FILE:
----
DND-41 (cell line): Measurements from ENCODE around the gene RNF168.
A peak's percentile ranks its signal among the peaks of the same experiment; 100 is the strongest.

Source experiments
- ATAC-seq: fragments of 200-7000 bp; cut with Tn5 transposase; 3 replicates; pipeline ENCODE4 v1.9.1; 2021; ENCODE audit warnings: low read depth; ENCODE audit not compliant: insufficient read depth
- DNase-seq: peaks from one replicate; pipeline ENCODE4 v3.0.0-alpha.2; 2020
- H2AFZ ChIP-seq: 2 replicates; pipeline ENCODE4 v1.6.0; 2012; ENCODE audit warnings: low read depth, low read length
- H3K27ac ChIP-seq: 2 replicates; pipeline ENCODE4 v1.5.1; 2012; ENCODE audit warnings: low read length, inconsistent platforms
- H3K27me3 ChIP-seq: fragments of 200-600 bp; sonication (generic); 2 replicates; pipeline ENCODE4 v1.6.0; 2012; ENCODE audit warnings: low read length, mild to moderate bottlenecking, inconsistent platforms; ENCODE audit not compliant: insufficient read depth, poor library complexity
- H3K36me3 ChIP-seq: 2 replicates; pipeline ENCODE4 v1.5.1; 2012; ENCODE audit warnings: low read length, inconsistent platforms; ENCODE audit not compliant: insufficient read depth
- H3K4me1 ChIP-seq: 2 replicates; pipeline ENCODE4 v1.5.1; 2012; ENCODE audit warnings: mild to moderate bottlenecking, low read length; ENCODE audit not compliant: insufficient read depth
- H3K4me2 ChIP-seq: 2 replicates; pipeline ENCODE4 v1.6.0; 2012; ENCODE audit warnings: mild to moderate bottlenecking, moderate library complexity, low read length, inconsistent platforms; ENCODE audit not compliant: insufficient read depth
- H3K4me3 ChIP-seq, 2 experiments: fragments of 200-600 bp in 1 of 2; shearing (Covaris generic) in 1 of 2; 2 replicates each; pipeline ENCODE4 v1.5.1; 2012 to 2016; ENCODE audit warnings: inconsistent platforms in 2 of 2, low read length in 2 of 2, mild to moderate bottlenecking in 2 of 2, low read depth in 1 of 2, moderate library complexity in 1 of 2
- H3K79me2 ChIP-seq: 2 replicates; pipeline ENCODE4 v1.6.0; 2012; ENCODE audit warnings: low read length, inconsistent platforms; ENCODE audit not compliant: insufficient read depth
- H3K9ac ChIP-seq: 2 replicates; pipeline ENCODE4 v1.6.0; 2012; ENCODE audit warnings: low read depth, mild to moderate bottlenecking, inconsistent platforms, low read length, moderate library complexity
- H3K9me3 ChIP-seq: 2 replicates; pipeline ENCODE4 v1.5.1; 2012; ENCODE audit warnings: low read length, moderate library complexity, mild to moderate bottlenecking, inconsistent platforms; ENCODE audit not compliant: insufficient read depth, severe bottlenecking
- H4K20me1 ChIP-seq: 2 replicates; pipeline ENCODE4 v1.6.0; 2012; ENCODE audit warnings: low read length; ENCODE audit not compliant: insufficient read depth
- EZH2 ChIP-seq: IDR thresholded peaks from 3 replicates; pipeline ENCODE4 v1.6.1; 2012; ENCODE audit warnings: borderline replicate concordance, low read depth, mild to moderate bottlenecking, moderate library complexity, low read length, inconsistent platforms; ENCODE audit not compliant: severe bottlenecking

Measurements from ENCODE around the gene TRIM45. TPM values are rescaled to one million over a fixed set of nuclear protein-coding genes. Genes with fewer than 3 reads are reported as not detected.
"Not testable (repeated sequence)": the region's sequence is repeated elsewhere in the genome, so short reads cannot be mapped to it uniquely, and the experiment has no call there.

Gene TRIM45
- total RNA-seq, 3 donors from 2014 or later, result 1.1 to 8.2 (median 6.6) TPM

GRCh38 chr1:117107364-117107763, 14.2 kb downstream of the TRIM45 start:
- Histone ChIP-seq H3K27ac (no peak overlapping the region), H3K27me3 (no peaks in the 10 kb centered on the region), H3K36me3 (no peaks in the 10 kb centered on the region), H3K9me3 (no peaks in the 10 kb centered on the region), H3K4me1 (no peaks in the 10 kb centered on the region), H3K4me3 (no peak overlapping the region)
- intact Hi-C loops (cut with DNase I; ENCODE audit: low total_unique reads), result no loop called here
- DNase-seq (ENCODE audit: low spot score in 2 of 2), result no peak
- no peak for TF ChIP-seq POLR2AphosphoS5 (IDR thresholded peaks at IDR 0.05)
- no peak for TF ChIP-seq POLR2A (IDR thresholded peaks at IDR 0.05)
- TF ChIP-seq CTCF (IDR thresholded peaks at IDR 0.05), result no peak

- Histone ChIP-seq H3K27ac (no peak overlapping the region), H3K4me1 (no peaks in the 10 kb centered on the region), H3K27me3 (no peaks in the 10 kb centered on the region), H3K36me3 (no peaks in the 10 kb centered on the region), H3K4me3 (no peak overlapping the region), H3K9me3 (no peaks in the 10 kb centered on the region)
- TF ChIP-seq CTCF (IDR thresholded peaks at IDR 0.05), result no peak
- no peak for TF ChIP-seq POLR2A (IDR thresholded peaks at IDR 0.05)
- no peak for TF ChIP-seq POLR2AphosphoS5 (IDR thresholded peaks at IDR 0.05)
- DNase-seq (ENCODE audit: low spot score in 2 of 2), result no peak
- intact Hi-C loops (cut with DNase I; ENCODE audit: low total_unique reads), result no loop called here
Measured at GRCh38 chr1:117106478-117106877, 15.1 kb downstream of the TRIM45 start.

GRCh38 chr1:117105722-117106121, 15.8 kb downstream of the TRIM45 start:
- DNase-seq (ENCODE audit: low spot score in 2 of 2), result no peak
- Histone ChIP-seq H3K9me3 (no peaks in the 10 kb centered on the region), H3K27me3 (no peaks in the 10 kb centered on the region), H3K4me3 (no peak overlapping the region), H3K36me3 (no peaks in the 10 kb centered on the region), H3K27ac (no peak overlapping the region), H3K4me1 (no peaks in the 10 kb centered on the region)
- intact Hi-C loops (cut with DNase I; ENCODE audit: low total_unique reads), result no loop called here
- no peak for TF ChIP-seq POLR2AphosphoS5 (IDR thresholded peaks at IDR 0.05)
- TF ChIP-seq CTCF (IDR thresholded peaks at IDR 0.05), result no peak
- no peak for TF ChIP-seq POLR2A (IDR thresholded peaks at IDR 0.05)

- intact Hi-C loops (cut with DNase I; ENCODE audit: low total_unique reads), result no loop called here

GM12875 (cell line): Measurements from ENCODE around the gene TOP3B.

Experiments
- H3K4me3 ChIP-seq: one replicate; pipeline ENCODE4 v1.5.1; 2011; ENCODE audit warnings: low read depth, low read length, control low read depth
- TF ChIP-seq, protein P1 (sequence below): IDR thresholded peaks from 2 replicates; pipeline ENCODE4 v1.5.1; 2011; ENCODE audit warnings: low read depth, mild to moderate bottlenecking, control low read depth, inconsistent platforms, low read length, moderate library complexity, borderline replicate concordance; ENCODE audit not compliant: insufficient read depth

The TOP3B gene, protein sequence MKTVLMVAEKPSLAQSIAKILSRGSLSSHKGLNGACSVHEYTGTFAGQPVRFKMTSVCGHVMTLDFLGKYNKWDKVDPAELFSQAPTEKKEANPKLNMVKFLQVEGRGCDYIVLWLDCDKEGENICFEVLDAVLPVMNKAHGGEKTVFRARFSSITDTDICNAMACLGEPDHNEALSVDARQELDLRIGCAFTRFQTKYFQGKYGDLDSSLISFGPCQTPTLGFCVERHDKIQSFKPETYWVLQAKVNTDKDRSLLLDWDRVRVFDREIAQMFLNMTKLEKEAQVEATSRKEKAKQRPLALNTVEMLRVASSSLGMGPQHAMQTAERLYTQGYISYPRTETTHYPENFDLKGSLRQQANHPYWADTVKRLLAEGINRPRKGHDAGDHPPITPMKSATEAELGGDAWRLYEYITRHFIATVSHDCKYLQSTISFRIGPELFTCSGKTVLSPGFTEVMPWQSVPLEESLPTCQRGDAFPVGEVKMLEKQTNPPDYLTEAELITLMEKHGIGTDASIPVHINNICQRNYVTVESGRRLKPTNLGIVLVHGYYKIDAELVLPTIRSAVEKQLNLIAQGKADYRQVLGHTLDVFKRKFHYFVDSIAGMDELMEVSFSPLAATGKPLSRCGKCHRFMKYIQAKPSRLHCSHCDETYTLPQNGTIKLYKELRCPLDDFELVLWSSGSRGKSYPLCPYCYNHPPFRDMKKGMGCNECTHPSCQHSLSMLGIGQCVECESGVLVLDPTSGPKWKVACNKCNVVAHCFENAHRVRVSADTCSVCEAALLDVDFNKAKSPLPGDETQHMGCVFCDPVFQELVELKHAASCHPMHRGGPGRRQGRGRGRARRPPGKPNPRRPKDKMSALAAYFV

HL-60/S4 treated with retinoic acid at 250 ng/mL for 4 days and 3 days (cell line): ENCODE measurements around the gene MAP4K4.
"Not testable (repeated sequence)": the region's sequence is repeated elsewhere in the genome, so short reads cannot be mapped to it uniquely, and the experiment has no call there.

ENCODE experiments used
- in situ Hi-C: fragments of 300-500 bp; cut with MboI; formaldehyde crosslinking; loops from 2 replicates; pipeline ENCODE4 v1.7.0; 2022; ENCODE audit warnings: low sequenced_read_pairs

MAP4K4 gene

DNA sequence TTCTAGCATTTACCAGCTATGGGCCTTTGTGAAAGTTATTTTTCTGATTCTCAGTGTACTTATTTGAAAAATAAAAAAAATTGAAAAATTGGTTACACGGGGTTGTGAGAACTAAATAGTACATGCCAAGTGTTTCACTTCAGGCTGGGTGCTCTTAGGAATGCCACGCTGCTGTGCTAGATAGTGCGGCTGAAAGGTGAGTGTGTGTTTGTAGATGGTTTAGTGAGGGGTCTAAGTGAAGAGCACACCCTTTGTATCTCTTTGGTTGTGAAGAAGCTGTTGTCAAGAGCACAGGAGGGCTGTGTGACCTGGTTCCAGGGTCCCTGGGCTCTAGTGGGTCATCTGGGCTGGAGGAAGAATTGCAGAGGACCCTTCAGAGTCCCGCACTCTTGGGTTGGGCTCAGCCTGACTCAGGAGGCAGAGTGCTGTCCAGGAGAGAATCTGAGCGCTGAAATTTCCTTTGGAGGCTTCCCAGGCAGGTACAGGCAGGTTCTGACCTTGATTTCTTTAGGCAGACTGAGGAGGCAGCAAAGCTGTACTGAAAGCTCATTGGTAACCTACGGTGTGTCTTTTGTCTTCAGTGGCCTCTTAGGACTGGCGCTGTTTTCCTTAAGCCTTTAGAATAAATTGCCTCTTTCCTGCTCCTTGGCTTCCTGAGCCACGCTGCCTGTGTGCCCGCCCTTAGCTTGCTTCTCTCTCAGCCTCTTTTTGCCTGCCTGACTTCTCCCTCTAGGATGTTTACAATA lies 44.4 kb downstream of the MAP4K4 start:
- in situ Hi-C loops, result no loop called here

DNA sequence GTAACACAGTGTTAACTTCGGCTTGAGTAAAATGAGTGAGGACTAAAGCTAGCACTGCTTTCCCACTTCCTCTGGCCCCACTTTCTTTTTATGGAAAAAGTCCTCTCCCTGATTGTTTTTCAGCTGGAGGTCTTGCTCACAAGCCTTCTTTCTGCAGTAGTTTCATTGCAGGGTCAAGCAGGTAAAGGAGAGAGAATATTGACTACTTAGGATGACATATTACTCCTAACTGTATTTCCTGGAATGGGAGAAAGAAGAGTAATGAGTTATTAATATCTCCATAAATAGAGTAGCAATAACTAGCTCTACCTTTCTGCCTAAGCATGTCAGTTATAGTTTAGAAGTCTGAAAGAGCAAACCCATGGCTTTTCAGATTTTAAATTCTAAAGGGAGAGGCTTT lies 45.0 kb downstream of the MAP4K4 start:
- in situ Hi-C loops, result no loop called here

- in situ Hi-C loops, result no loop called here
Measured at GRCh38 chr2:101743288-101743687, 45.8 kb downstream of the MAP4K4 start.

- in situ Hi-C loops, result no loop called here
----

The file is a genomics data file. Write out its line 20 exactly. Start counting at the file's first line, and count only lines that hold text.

Gene TRIM45